Treatment options of cosmetic products have seen major progress within the past few years. Many of us cannot believe their eyes when they see how people over 50 present themselves in today's media. On first sight there doesn't seem to be any more old people around. Although it should be mentioned that the daily glance into the mirror after the morning cleansing ritual regularly tells us that the aging process still cannot be stopped. Now, what exactly is behind these anti-aging products and what can they achieve?
Just showing off and pretend...?
Most of the anti-aging products serve their purpose in the very sense of the term cosmetics which means decorating and embellishing. Besides their covering effects, specific pigments e.g. also reduce the optical appearance of wrinkles by means of a diffuse reflection of the incident light. Hyaluronic acid has a padding effect on the skin. Muscle relaxing peptides and exotic extracts make tiny wrinkles disappear. Just to mention a few examples of the rapidly developing product group.
In the true sense of the word however the term anti-aging is not an appropriate term to use in connection with the products mentioned above as it has no effect on the factual situation of aging. To avoid misunderstandings though it should be emphasized that there is no question about the importance of the mentioned products as so called effect products as they temporarily improve the optical appearance. Yet, what about actual anti-aging effects, and where exactly does the lasting effect start? Anti-aging is a catchy term hence the issue here is to prevent the premature aging of the skin. It is purely and simply impossible to turn back the biological clock and just spirit away the visible signs of the times. Crucial point here is to begin with preventive measures against the aging processes as early as possible. In this field major advances have been observed.
It is worth while looking back, as this perspective allows deducing future developments. Let's focus first on the cream bases i.e. the matrix in which the agents are embedded. Inextricably linked with them are the terms skin protection and recovery as the cream bases should aim at the maximum protection of the skin with a maximum recovery effect.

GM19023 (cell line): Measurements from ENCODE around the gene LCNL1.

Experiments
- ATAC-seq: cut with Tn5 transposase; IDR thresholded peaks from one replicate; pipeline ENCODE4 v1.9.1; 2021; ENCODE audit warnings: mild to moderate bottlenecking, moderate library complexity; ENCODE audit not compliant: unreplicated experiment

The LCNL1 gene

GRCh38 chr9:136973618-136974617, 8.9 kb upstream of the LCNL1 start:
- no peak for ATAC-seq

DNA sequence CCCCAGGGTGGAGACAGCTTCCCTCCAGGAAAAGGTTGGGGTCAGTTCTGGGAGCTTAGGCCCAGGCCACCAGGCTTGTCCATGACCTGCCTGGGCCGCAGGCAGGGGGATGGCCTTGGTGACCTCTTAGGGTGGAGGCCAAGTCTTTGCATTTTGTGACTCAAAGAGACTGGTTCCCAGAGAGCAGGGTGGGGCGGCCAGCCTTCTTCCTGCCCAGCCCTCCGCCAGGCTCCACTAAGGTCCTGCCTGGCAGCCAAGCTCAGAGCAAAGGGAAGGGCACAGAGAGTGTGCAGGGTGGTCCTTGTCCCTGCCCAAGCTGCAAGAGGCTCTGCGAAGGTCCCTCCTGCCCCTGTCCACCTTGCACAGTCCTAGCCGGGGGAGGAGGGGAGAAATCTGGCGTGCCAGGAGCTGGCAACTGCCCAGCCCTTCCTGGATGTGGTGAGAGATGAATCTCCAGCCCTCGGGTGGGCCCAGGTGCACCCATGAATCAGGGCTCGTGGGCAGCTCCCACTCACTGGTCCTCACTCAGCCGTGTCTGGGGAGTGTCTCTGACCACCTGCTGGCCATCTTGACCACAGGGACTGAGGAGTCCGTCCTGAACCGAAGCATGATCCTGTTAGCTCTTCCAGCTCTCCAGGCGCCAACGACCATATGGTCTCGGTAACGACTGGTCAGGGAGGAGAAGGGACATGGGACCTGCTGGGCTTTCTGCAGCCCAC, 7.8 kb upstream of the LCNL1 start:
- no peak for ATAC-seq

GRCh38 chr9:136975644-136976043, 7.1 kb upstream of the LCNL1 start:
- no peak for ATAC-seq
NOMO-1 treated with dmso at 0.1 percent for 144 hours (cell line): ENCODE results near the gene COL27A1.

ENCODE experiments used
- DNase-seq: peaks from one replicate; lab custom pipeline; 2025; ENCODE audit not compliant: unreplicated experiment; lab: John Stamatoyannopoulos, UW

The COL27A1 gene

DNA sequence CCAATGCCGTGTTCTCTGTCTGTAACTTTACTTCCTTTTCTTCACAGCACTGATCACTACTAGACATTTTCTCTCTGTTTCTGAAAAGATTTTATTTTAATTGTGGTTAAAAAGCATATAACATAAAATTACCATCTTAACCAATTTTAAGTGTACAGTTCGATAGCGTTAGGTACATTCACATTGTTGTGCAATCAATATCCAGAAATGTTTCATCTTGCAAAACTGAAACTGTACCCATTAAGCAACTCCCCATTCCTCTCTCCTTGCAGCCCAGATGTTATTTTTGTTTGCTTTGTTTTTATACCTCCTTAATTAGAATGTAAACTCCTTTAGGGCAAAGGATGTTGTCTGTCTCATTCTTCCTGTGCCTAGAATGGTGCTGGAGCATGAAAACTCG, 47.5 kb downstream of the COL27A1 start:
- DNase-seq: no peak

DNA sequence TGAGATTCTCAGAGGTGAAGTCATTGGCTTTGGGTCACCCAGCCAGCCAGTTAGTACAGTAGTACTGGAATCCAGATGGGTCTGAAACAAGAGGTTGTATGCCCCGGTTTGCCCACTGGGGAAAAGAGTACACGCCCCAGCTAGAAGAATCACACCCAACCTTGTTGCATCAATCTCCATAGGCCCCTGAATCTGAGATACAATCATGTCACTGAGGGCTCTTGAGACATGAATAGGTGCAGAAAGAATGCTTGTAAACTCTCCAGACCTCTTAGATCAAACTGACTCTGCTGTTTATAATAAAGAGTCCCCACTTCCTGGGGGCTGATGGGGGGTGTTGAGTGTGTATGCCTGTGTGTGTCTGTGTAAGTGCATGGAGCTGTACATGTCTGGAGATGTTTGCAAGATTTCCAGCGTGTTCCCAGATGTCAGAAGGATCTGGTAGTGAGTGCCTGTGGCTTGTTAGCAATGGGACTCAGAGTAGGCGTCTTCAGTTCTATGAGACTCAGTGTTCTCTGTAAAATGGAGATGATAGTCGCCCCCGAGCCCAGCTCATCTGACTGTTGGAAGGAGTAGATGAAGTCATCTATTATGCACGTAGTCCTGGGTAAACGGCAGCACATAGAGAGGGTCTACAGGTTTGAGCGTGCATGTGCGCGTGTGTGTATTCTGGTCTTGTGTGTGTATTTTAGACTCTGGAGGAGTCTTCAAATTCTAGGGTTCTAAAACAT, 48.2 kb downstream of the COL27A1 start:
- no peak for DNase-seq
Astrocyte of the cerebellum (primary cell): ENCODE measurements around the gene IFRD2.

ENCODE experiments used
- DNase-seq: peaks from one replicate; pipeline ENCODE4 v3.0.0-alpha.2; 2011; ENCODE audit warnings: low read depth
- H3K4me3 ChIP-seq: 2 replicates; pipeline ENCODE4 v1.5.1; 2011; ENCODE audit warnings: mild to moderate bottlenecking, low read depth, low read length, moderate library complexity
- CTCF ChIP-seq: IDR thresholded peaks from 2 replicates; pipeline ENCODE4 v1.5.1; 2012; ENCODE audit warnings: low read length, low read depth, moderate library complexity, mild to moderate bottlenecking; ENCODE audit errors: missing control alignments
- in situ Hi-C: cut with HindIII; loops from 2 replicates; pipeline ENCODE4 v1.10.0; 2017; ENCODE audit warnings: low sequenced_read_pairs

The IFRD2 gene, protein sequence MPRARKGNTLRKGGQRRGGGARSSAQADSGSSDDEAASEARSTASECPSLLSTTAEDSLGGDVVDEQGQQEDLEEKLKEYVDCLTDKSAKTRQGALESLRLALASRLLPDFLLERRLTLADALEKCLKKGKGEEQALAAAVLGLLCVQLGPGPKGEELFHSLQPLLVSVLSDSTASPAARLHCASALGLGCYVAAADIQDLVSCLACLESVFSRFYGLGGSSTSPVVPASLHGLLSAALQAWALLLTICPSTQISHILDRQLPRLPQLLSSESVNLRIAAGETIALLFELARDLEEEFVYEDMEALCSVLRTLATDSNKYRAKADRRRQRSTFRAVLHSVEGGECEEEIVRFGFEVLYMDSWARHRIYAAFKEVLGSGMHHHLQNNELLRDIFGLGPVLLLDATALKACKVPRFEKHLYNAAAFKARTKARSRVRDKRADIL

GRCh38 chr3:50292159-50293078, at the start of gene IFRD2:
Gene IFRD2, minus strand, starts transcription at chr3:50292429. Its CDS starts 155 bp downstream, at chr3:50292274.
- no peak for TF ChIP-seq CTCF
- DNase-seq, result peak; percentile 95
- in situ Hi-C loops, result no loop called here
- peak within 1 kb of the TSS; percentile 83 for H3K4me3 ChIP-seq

Dermatological studies however illustrate the problem that a maximum protection of the skin which can be achieved by applying vaseline film, paraffin or camouflage leads to a minimum natural skin recovery and hence is counterproductive in the long run. As the maximum natural recovery of the skin is more important on a long-term basis however compromises have to be made as far as skin protection is concerned. This led to the development of physiologically adapted cream bases i.e. skin barrier like structures which are designed to repair the skin barrier with substances that are produced naturally in the body or either similar substances, and avoid covering superficial films. That way the natural TEWL (transepidermal water loss) is repaired but not significantly reduced. The development of such systems was started around 15 ago and still shows continuous growth rates.
At the same time Professor Kligman developed his concept of corneotherapy. His theory of outside-in-therapy has been proved in later studies and today it is a cornerstone in the prevention of problem skin together with the physiological cream bases. Corneotherapy concentrates primarily on the recovery of the skin barrier ("outside") with subsequent effects on the deeper skin layers ("in"). It is assumed that these emulsifier free systems will replace the conventional products in the long run.